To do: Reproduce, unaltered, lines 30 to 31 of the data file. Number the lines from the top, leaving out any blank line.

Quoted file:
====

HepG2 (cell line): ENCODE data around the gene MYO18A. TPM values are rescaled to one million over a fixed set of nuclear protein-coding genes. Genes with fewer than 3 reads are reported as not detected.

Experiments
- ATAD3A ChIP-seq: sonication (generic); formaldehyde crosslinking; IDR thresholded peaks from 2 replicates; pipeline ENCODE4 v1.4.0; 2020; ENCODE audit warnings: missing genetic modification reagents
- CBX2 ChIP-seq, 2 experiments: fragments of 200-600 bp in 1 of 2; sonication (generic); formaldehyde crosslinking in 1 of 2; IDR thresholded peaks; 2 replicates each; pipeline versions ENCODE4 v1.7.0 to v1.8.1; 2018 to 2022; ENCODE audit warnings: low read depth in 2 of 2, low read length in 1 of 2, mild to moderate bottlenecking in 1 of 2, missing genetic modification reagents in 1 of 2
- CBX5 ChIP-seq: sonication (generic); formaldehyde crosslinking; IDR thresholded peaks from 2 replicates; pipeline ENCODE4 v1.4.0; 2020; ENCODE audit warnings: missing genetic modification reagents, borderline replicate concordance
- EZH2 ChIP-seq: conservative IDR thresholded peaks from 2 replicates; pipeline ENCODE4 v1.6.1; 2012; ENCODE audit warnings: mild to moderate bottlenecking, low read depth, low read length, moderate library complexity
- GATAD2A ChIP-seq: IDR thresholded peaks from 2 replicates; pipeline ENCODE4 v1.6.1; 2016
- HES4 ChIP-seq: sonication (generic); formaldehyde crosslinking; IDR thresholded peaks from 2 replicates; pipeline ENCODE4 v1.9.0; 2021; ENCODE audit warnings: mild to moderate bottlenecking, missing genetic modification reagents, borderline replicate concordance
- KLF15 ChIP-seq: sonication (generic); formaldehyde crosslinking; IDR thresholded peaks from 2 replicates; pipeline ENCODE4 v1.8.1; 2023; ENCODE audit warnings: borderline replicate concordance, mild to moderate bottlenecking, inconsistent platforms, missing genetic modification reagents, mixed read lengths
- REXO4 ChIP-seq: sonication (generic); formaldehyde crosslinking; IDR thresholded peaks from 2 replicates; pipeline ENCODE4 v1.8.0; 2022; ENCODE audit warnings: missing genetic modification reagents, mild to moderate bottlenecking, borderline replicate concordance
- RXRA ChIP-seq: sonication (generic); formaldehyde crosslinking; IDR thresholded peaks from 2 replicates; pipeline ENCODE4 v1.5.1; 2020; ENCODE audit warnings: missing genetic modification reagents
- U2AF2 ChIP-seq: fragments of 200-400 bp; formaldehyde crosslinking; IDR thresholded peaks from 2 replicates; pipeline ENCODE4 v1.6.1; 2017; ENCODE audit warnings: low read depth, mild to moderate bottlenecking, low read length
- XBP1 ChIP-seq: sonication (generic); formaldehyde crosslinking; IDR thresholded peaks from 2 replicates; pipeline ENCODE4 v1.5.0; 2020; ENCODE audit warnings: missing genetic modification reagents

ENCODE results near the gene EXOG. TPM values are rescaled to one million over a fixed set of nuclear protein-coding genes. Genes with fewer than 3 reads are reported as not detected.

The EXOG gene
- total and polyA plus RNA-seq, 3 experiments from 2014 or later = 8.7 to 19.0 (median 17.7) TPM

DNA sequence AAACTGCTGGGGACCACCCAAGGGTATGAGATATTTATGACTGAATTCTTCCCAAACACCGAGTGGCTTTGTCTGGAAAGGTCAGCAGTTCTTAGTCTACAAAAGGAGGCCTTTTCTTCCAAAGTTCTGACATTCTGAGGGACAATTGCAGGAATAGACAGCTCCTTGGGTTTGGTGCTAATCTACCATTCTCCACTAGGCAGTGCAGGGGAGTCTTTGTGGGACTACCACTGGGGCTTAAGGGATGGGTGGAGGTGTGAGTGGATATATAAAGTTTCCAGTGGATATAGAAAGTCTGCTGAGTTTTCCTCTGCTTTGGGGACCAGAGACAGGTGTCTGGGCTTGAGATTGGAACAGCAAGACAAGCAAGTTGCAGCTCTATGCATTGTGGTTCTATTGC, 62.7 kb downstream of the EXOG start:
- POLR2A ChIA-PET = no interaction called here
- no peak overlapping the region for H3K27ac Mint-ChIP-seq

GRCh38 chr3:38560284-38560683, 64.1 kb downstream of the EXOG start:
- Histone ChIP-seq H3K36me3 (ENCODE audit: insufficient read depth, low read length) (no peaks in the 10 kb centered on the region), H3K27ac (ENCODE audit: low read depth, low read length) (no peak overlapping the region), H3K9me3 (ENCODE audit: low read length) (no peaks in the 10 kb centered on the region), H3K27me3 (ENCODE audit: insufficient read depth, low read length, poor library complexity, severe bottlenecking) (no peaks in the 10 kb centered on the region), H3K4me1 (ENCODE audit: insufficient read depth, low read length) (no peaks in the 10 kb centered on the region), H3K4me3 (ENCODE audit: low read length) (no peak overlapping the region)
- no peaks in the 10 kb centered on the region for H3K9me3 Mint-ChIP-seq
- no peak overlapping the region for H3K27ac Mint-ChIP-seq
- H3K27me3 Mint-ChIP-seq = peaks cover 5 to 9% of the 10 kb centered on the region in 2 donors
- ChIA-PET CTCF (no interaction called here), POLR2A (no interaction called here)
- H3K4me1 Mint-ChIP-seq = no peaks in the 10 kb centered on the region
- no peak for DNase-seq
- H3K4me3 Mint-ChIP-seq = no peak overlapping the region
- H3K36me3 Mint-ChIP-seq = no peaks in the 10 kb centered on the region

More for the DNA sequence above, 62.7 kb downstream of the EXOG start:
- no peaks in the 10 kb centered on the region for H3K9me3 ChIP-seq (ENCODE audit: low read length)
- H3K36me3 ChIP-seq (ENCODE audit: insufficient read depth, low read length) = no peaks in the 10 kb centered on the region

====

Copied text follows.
More for the DNA sequence above, 62.7 kb downstream of the EXOG start:
- no peaks in the 10 kb centered on the region for H3K9me3 ChIP-seq (ENCODE audit: low read length)